Google to share Android app templates tomorrow to bump up design quality

In another nudge to raise the design bar for Android apps, Google is releasing some templates or stencils tomorrow that should help developers make their apps look more elegant.

It’s part of a big push from Google over the past few months to have a more consistent feel for the Android platform. The effort is led by Matias Duarte, a senior director for user experience who came from Palm.

A few months ago, Google launched a design tutorial site, followed up by a formal style guide that came out in January. It also started requiring Android compliant devices to offer the “Holo” design theme, so that app developers had the option to save time by relying on one consistent look for apps that came with every device.

“This is part of an ongoing conversation we really want to have with the design community,” Duarte said in an interview. “We want them to know that we take this really seriously and we want to give them the tools to succeed.”

Duarte said he would have done this earlier if it weren’t for the resource and time constraints the Android design team had.

“This was always part of my agenda. If we could’ve launched the Android design site with all of the tools and templates at the same time that we released Ice Cream Sandwich, we would have,” he said. “But unfortunately, we are a very tiny team.”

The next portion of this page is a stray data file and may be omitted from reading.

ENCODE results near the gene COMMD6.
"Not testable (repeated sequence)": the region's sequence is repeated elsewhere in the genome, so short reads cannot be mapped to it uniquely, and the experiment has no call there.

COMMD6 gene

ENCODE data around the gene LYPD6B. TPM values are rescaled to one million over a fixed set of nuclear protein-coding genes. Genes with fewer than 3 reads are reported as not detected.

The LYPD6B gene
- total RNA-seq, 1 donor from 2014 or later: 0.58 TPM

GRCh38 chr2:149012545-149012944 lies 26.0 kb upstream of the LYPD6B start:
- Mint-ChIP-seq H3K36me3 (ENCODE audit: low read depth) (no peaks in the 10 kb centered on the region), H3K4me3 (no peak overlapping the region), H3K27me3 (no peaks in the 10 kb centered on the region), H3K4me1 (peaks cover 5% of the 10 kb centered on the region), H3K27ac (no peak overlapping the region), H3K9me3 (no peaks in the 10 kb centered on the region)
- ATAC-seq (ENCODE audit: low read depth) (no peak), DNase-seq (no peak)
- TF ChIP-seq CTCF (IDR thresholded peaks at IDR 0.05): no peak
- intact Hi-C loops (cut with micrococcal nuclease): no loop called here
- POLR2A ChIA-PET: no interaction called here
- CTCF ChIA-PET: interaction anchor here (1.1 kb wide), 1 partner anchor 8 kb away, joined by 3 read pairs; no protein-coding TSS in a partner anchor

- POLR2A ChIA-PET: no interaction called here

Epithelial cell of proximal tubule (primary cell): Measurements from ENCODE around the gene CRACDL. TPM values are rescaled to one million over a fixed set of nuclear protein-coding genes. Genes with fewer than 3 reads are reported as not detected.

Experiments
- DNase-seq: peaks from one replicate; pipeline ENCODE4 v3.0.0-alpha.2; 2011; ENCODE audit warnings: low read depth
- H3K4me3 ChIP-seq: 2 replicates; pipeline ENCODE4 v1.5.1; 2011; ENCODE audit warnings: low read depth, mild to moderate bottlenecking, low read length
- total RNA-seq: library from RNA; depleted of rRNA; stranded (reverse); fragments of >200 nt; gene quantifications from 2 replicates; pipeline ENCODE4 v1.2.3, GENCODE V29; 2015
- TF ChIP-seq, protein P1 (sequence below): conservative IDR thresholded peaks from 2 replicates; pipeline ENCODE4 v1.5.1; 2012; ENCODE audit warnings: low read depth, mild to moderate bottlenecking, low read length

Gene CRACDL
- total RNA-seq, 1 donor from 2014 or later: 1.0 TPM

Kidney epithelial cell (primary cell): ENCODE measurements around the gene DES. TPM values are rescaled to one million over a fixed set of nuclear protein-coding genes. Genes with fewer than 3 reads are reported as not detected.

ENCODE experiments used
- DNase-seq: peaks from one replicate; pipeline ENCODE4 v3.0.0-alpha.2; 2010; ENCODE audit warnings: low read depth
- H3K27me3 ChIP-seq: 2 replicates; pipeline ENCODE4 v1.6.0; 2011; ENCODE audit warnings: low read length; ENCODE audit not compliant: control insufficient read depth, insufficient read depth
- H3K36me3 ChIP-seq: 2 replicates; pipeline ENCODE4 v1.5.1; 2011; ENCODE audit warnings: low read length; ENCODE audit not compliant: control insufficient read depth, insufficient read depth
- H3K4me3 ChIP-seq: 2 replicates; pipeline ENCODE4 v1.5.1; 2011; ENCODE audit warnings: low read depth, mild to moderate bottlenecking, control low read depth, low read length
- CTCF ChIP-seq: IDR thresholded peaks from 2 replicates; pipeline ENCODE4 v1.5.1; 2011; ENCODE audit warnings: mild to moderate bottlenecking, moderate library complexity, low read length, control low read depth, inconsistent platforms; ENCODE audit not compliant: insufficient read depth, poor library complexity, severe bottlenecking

Of course, the challenge with overseeing an ecosystem of 450,000 apps at a company with a more open philosophy like Google is raising the quality bar without necessarily excluding any single developer’s ideas about what makes a good user interface or experience.

“We don’t want to do anything to enforce this,” Duarte said. “It’s important to us — whether that sounds naive or willfully unique — that developers get their vision out there.”

So fostering better Android app design is more about using the carrot, rather than the stick. Duarte and the design team have been in discussions with employees at Android Market and developer relations about how to feature or reward more thoughtfully designed apps with better marketing in the app store.

“We think it’s a great idea. We want to find a way to highlight developers and who are embracing design standards,” Duarte said.